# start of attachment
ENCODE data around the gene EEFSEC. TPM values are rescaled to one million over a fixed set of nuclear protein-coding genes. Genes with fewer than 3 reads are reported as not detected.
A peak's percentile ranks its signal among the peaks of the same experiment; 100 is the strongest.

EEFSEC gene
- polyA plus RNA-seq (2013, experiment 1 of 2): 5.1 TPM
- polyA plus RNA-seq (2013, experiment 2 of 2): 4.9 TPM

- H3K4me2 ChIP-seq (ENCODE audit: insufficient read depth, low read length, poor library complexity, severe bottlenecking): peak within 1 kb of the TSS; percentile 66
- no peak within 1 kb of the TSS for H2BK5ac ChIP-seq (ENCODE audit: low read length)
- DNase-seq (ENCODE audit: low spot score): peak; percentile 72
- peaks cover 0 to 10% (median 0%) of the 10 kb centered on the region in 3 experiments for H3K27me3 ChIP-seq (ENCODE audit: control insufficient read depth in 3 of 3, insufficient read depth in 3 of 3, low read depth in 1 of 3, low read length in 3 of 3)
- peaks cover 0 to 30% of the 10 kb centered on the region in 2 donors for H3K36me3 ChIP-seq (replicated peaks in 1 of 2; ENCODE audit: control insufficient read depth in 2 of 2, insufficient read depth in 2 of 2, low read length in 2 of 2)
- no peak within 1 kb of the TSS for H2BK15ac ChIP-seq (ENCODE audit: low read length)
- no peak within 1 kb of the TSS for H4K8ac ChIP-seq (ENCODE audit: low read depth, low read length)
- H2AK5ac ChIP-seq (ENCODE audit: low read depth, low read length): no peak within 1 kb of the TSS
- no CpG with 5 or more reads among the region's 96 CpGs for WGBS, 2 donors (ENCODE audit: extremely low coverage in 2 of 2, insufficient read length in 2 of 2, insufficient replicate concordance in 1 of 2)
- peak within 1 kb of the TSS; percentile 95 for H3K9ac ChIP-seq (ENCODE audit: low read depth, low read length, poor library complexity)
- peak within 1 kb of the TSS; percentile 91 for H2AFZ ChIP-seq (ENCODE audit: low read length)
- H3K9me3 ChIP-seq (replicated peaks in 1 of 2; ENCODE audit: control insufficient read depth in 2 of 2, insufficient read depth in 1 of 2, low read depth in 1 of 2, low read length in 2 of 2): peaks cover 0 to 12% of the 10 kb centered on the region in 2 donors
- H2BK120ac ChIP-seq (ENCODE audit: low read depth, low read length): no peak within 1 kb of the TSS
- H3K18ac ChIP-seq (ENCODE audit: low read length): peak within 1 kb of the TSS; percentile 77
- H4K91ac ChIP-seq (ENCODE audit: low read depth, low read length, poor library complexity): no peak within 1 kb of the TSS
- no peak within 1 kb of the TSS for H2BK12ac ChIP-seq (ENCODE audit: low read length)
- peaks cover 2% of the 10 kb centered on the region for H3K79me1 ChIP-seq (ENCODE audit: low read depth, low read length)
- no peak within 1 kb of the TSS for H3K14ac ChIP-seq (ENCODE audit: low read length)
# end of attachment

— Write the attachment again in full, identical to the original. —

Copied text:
ENCODE data around the gene EEFSEC. TPM values are rescaled to one million over a fixed set of nuclear protein-coding genes. Genes with fewer than 3 reads are reported as not detected.
A peak's percentile ranks its signal among the peaks of the same experiment; 100 is the strongest.

EEFSEC gene
- polyA plus RNA-seq (2013, experiment 1 of 2): 5.1 TPM
- polyA plus RNA-seq (2013, experiment 2 of 2): 4.9 TPM

- H3K4me2 ChIP-seq (ENCODE audit: insufficient read depth, low read length, poor library complexity, severe bottlenecking): peak within 1 kb of the TSS; percentile 66
- no peak within 1 kb of the TSS for H2BK5ac ChIP-seq (ENCODE audit: low read length)
- DNase-seq (ENCODE audit: low spot score): peak; percentile 72
- peaks cover 0 to 10% (median 0%) of the 10 kb centered on the region in 3 experiments for H3K27me3 ChIP-seq (ENCODE audit: control insufficient read depth in 3 of 3, insufficient read depth in 3 of 3, low read depth in 1 of 3, low read length in 3 of 3)
- peaks cover 0 to 30% of the 10 kb centered on the region in 2 donors for H3K36me3 ChIP-seq (replicated peaks in 1 of 2; ENCODE audit: control insufficient read depth in 2 of 2, insufficient read depth in 2 of 2, low read length in 2 of 2)
- no peak within 1 kb of the TSS for H2BK15ac ChIP-seq (ENCODE audit: low read length)
- no peak within 1 kb of the TSS for H4K8ac ChIP-seq (ENCODE audit: low read depth, low read length)
- H2AK5ac ChIP-seq (ENCODE audit: low read depth, low read length): no peak within 1 kb of the TSS
- no CpG with 5 or more reads among the region's 96 CpGs for WGBS, 2 donors (ENCODE audit: extremely low coverage in 2 of 2, insufficient read length in 2 of 2, insufficient replicate concordance in 1 of 2)
- peak within 1 kb of the TSS; percentile 95 for H3K9ac ChIP-seq (ENCODE audit: low read depth, low read length, poor library complexity)
- peak within 1 kb of the TSS; percentile 91 for H2AFZ ChIP-seq (ENCODE audit: low read length)
- H3K9me3 ChIP-seq (replicated peaks in 1 of 2; ENCODE audit: control insufficient read depth in 2 of 2, insufficient read depth in 1 of 2, low read depth in 1 of 2, low read length in 2 of 2): peaks cover 0 to 12% of the 10 kb centered on the region in 2 donors
- H2BK120ac ChIP-seq (ENCODE audit: low read depth, low read length): no peak within 1 kb of the TSS
- H3K18ac ChIP-seq (ENCODE audit: low read length): peak within 1 kb of the TSS; percentile 77
- H4K91ac ChIP-seq (ENCODE audit: low read depth, low read length, poor library complexity): no peak within 1 kb of the TSS
- no peak within 1 kb of the TSS for H2BK12ac ChIP-seq (ENCODE audit: low read length)
- peaks cover 2% of the 10 kb centered on the region for H3K79me1 ChIP-seq (ENCODE audit: low read depth, low read length)
- no peak within 1 kb of the TSS for H3K14ac ChIP-seq (ENCODE audit: low read length)